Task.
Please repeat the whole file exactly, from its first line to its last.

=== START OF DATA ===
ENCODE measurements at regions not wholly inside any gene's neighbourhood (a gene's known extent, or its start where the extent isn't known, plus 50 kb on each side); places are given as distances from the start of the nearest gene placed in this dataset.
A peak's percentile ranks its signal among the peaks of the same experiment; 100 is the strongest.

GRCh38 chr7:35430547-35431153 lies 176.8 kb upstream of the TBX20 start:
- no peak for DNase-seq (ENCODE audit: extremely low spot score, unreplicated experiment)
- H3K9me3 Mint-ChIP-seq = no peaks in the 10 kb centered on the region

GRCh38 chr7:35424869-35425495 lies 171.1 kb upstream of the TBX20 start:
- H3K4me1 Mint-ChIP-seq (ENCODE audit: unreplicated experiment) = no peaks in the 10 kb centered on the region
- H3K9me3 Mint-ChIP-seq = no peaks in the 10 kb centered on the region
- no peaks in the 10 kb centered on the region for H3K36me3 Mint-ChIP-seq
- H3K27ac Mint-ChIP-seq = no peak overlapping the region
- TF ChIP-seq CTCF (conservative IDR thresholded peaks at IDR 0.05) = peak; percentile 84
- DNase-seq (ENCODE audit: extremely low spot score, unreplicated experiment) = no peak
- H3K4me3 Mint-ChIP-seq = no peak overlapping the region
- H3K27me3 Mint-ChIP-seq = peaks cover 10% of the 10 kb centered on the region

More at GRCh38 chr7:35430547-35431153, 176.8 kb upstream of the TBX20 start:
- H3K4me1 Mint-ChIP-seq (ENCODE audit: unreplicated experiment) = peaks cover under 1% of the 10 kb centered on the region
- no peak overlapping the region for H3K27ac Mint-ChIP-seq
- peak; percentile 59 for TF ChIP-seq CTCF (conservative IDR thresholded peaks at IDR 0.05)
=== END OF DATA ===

ENCODE measurements at regions not wholly inside any gene's neighbourhood (a gene's known extent, or its start where the extent isn't known, plus 50 kb on each side); places are given as distances from the start of the nearest gene placed in this dataset.
A peak's percentile ranks its signal among the peaks of the same experiment; 100 is the strongest.

GRCh38 chr7:35430547-35431153 lies 176.8 kb upstream of the TBX20 start:
- no peak for DNase-seq (ENCODE audit: extremely low spot score, unreplicated experiment)
- H3K9me3 Mint-ChIP-seq = no peaks in the 10 kb centered on the region

GRCh38 chr7:35424869-35425495 lies 171.1 kb upstream of the TBX20 start:
- H3K4me1 Mint-ChIP-seq (ENCODE audit: unreplicated experiment) = no peaks in the 10 kb centered on the region
- H3K9me3 Mint-ChIP-seq = no peaks in the 10 kb centered on the region
- no peaks in the 10 kb centered on the region for H3K36me3 Mint-ChIP-seq
- H3K27ac Mint-ChIP-seq = no peak overlapping the region
- TF ChIP-seq CTCF (conservative IDR thresholded peaks at IDR 0.05) = peak; percentile 84
- DNase-seq (ENCODE audit: extremely low spot score, unreplicated experiment) = no peak
- H3K4me3 Mint-ChIP-seq = no peak overlapping the region
- H3K27me3 Mint-ChIP-seq = peaks cover 10% of the 10 kb centered on the region

More at GRCh38 chr7:35430547-35431153, 176.8 kb upstream of the TBX20 start:
- H3K4me1 Mint-ChIP-seq (ENCODE audit: unreplicated experiment) = peaks cover under 1% of the 10 kb centered on the region
- no peak overlapping the region for H3K27ac Mint-ChIP-seq
- peak; percentile 59 for TF ChIP-seq CTCF (conservative IDR thresholded peaks at IDR 0.05)